This weekend, we’re hosting an AWS DeepRacer Workshop (for free!) at our Melbourne HQ. But before then, we figured we’d clue you in on just what DeepRacer is in the first place, and why we think it’s so cool. 

So, what is it?

DeepRacer was created by Amazon Web Services, a division of Amazon that offers cloud computing and application programming interfaces (APIs) for individual developers, companies, and everyone in between. It’s a 1/18th scale autonomous race car, with a built in HD camera, an Intel Atom processor, and WiFi connection. Basically, it’s a mini monster truck with a high-tech twist. 

The DeepRacer car uses technology called reinforcement learning – an area of Machine Learning. Reinforcement learning involves creating some sort of goal or objective for an algorithm, or “agent”, and either rewarding or penalizing the agent on a trial and error basis. 

Think of it like training a puppy – when the puppy doesn’t follow a command, you don’t give it a treat. But when it does follows a command, you give the treat as a reward. Over time, the puppy learns to sit or shake on command, because it understands that by doing so, it will maximize the chances of receiving a treat. Just like a puppy, reinforcement learning encourages agents to maximize their chances of receiving a reward, and in return, allowing them to actively learn, adapt and improve in an interactive environment.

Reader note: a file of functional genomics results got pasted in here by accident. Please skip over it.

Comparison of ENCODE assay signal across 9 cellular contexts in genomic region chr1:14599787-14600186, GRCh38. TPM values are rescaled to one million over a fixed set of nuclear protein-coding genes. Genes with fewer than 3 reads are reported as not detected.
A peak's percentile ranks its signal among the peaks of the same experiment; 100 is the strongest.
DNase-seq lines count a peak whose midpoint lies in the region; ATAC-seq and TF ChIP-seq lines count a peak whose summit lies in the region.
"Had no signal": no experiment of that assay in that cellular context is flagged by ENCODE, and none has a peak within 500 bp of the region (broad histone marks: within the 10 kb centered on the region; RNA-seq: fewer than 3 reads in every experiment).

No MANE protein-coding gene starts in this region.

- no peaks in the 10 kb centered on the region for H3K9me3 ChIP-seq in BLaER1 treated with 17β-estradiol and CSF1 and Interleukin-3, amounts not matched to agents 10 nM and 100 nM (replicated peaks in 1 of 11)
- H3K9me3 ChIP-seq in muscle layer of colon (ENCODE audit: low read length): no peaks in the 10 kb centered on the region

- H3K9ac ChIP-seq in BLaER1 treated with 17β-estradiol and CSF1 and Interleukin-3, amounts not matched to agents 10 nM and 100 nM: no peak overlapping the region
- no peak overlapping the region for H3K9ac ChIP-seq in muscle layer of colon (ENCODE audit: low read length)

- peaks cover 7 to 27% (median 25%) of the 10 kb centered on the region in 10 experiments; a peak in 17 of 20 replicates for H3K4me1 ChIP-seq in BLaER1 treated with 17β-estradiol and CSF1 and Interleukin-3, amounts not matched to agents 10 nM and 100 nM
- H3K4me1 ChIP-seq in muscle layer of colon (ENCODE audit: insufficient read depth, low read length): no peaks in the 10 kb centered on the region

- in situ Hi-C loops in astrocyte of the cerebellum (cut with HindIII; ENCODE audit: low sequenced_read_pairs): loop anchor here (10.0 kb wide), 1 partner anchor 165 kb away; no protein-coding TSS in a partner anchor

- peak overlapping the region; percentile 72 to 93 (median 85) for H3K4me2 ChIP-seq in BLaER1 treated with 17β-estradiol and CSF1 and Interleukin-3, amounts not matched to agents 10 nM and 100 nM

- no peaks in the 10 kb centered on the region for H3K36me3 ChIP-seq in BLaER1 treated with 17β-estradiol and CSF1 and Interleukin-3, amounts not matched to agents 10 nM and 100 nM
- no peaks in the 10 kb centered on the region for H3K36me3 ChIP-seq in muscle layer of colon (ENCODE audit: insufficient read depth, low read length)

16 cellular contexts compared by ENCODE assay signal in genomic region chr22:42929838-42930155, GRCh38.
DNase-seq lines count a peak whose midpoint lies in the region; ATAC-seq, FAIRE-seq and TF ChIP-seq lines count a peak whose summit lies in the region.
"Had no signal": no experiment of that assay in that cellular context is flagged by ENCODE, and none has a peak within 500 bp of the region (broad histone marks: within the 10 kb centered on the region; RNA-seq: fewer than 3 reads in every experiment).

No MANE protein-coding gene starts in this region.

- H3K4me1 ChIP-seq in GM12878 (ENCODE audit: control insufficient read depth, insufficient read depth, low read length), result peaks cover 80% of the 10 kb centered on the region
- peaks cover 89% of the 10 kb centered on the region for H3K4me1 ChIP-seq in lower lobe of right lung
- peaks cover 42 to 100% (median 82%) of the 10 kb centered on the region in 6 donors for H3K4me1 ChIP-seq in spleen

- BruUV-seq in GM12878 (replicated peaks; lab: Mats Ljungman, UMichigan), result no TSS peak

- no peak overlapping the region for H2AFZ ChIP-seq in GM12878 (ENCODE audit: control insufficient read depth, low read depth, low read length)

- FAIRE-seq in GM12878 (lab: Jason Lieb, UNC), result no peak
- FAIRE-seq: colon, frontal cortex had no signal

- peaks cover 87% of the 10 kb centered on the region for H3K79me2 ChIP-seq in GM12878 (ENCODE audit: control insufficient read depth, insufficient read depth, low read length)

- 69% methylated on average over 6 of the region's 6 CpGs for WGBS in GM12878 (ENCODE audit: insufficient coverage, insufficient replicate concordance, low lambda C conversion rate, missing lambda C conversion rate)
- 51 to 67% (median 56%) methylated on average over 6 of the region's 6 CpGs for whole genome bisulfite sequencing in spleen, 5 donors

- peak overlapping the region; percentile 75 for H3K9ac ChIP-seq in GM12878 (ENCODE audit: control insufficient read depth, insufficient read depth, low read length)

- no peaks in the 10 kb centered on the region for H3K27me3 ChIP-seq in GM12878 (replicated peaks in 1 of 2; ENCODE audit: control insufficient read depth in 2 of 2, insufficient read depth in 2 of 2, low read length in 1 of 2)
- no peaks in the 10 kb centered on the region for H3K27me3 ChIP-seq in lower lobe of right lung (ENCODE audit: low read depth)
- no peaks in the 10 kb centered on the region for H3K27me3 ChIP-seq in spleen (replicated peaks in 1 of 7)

Cool, but how is DeepRacer involved?

With reinforcement learning, users can train DeepRacer cars to drive on predefined race tracks, completely independently. Using the camera, the car drives around the track, predicting when to steer, speed up, and slow down to make turns and other maneuvers based on the reinforcement model controlled by the user. 

If the car stays on track, the model is rewarded. But if it veers off the track or makes other blunders during its run, the user withholds the reward. Over time and through many iterations, users can continuously improve the path the car takes, shaving seconds off the car’s finish times.

In fact, getting the car to complete tracks as fast as possible is the goal of the AWS DeepRacer League, the world’s first global autonomous racing league. People around the globe compete to get their cars to be the first to complete tracks, both in online circuits and public events.


If you’re interested in learning more about AWS DeepRacer, be sure to join us on Saturday, November 8th at the Melbourne HQ for a free workshop with Robert Green, a systems engineer at Alstom, a solutions architect for Amazon Web Services, and President of Central Florida Cloud. Middle school, high school, and college students, parents, or anyone interested in tech will get a grasp on Machine Learning through this fun and hands-on STEM workshop. Click here to learn more, and click here to RSVP and let us know you’ll be there!